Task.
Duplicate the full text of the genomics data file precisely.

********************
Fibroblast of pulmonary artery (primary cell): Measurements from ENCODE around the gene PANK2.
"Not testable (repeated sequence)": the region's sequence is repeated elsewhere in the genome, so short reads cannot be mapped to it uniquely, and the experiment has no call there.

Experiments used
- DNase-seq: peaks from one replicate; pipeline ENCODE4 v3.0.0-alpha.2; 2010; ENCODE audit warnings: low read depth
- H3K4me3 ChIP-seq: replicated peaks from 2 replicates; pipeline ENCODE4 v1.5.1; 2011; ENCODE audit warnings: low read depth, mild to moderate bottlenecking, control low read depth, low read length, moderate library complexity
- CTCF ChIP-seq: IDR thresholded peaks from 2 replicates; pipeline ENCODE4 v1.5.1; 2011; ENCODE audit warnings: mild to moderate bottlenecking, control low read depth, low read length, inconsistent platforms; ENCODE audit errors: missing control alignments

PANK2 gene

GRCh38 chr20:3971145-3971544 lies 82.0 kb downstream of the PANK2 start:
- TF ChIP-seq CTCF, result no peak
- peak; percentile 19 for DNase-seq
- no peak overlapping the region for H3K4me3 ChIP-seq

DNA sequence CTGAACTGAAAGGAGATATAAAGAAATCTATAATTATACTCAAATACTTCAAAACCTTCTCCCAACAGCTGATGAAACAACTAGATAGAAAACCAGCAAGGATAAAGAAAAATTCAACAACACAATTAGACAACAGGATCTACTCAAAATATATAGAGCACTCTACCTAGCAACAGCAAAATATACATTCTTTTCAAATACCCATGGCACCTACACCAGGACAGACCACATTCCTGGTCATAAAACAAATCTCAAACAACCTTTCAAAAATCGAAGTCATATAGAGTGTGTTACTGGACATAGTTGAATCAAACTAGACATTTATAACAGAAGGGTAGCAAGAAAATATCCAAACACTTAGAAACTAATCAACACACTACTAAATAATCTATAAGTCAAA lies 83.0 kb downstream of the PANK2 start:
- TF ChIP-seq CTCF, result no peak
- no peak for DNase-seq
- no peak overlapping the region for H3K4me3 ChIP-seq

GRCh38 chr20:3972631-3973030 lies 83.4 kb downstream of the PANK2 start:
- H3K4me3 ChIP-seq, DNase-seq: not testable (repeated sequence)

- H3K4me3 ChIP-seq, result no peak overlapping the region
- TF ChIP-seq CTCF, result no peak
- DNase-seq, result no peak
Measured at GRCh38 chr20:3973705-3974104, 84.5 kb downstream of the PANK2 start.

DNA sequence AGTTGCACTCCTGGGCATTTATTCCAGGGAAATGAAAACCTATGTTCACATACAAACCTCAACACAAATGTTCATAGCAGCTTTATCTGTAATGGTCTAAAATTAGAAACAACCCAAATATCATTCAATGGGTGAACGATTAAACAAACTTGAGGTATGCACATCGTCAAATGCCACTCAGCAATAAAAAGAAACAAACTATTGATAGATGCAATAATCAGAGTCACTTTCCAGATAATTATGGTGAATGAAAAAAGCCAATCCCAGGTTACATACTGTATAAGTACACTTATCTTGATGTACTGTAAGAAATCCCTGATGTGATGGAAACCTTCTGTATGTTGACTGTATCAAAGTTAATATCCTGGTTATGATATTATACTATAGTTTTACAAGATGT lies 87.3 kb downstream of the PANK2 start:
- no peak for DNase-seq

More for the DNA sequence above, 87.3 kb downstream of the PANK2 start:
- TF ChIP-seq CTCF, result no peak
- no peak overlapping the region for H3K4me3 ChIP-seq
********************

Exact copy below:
Fibroblast of pulmonary artery (primary cell): Measurements from ENCODE around the gene PANK2.
"Not testable (repeated sequence)": the region's sequence is repeated elsewhere in the genome, so short reads cannot be mapped to it uniquely, and the experiment has no call there.

Experiments used
- DNase-seq: peaks from one replicate; pipeline ENCODE4 v3.0.0-alpha.2; 2010; ENCODE audit warnings: low read depth
- H3K4me3 ChIP-seq: replicated peaks from 2 replicates; pipeline ENCODE4 v1.5.1; 2011; ENCODE audit warnings: low read depth, mild to moderate bottlenecking, control low read depth, low read length, moderate library complexity
- CTCF ChIP-seq: IDR thresholded peaks from 2 replicates; pipeline ENCODE4 v1.5.1; 2011; ENCODE audit warnings: mild to moderate bottlenecking, control low read depth, low read length, inconsistent platforms; ENCODE audit errors: missing control alignments

PANK2 gene

GRCh38 chr20:3971145-3971544 lies 82.0 kb downstream of the PANK2 start:
- TF ChIP-seq CTCF, result no peak
- peak; percentile 19 for DNase-seq
- no peak overlapping the region for H3K4me3 ChIP-seq

DNA sequence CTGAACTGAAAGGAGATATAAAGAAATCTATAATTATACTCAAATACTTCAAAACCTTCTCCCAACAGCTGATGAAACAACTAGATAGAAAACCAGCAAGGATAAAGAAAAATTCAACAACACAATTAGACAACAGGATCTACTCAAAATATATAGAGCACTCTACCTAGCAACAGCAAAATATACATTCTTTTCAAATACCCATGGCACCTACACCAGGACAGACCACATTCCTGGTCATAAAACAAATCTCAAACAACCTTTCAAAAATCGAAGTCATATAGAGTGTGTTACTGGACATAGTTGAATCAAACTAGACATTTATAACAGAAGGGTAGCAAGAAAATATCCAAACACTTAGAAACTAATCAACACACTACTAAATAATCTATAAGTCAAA lies 83.0 kb downstream of the PANK2 start:
- TF ChIP-seq CTCF, result no peak
- no peak for DNase-seq
- no peak overlapping the region for H3K4me3 ChIP-seq

GRCh38 chr20:3972631-3973030 lies 83.4 kb downstream of the PANK2 start:
- H3K4me3 ChIP-seq, DNase-seq: not testable (repeated sequence)

- H3K4me3 ChIP-seq, result no peak overlapping the region
- TF ChIP-seq CTCF, result no peak
- DNase-seq, result no peak
Measured at GRCh38 chr20:3973705-3974104, 84.5 kb downstream of the PANK2 start.

DNA sequence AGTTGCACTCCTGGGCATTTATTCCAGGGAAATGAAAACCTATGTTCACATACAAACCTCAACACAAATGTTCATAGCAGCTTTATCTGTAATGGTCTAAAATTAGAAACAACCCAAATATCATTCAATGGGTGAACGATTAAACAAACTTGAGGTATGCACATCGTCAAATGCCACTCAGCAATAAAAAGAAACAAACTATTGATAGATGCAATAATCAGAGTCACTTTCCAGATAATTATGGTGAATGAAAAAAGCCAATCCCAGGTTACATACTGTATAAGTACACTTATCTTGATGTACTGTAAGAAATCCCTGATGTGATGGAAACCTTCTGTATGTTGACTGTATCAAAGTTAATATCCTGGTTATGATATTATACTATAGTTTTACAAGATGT lies 87.3 kb downstream of the PANK2 start:
- no peak for DNase-seq

More for the DNA sequence above, 87.3 kb downstream of the PANK2 start:
- TF ChIP-seq CTCF, result no peak
- no peak overlapping the region for H3K4me3 ChIP-seq